“There are so many lessons learned from California’s environmental innovations that can be applied elsewhere,” Mullin said. “That’s not just about helping California learn, but also understanding what’s transportable to different contexts.” 

“She will bring an integrated set of research skills, teaching experience and policy impact that’s a fantastic fit,” said Peterson, a professor of public policy, political science and law at UCLA. 

Mullin plans to start teaching courses in the spring quarter and said she believes that students are an important bridge for research and practice. 

“And yes, I really love teaching and mentoring students,” Mullin said. “That’s an excitement about Luskin – the extent to which the center is integrating students into so many different parts of its activities.” 

She also welcomes the Luskin School’s focus on the intersection of policy, planning and social welfare. “That intersection is a powerful combination to understand environmental policy at the local level,” Mullin said. “For instance, confronting climate change also requires thinking about housing and social services. And considering how communities have enormously different risks and capacities. This is a unique opportunity to bring all of those pieces together.” 

Mullin is the recipient of a Duke University award for excellence in graduate student mentoring. She teaches and advises students in the areas of environmental politics, local politics and water governance in the United States.

“So many of my former students are now out working in environmental professions, and that’s how I understand what challenges they’re confronting. That informs my research agenda. It’s an ongoing conversation,” said Mullin, whose research has been funded by the National Science Foundation, the U.S. Geological Survey, the Carnegie Corporation, the JEHT Foundation, and the John Randolph Haynes and Dora Haynes Foundation.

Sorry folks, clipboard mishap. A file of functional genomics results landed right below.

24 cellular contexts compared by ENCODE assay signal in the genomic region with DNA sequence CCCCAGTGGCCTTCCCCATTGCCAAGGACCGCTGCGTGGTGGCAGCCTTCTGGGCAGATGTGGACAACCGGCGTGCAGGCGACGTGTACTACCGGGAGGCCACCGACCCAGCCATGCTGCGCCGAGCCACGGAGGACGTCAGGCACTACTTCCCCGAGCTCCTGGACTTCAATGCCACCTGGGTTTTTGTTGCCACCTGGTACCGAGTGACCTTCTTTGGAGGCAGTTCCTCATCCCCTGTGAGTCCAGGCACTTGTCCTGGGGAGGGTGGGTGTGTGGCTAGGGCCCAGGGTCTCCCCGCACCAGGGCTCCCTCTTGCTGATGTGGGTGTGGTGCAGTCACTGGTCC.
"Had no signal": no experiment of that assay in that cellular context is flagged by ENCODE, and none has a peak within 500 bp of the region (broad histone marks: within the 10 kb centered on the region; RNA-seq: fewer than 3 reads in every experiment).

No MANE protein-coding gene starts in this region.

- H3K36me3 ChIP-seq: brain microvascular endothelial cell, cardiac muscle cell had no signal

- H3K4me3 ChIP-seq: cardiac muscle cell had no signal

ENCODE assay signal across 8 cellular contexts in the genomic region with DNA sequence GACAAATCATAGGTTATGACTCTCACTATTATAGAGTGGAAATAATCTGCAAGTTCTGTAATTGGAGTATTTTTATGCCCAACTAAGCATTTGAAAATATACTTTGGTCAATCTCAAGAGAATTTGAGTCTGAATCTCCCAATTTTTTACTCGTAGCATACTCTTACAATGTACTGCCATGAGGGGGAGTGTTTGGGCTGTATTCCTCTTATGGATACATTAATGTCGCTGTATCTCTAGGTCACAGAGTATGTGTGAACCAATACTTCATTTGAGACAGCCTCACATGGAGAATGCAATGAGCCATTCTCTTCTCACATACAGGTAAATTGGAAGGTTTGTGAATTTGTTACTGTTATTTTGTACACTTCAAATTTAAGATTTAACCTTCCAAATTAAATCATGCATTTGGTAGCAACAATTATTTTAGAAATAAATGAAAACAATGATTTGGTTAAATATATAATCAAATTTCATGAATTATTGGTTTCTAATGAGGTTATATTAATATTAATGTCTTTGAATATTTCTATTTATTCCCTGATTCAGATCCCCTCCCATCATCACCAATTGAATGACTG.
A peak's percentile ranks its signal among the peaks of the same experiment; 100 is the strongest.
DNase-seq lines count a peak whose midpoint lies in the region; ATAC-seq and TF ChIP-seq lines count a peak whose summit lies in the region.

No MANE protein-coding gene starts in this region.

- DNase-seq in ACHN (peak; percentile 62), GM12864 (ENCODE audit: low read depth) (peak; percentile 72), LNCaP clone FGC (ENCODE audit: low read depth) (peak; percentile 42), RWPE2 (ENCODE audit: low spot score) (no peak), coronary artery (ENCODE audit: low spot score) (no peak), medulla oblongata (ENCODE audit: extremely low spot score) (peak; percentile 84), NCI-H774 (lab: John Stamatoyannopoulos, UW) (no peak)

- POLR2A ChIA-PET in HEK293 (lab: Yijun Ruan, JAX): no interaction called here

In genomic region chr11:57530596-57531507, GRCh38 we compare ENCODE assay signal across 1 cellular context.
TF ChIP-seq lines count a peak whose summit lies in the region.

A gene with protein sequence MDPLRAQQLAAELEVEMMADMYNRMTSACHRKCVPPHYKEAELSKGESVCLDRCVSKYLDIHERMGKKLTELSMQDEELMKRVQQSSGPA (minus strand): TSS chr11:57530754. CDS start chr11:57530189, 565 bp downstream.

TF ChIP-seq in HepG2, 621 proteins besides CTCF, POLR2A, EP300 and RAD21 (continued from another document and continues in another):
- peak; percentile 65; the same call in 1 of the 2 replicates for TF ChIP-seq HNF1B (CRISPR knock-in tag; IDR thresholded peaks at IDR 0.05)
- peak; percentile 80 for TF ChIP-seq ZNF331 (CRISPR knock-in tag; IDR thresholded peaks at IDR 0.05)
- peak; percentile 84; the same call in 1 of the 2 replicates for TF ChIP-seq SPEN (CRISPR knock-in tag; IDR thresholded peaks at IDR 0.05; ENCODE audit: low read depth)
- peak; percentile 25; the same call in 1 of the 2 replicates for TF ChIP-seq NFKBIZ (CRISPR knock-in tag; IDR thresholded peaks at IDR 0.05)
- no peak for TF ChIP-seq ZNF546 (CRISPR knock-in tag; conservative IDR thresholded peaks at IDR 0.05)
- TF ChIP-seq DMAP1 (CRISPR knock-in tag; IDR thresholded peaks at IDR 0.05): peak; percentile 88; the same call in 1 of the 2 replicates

Mullin’s appointment completed the Luskin Center for Innovation’s leadership transition following the departure of JR DeShazo, the founding faculty director, who was appointed dean of the LBJ School of Public Affairs at the University of Texas in 2021.

As the faculty director of the center, Mullin joined an existing executive team with Pierce,  V. Kelly Turner and Colleen Callahan. Pierce and Callahan continue to serve in executive leadership roles, and Turner is taking on a new leadership role furthering her research on climate action.

Pierce on Heat’s Impact on Quantity, Quality of California’s Water

A Los Angeles Times story about Central Californians who are bearing the brunt of the state’s dwindling water supply cited Gregory Pierce, co-director of the UCLA Luskin Center for Innovation. Drought, heat, agriculture and overpumping have parched communities and contaminated water sources. Few anticipated the dire impact of heat on water quality, and some residents are at risk of running out of water entirely, said Pierce, who directs the Center for Innovation’s Human Right to Water Solutions Lab. On KCRW’s “Press Play” and Minnesota Public Radio, Pierce weighed in on how the state is bracing for an expected 10% loss in water supplies over the next two decades. Radical proposals include a giant pipeline ferrying Mississippi River water across the Rockies, but that would be prohibitively expensive and politically untenable, he said. More feasible approaches include calling on consumers to step up conservation, expanding stormwater capture and wastewater recycling, and cleaning up contaminated groundwater.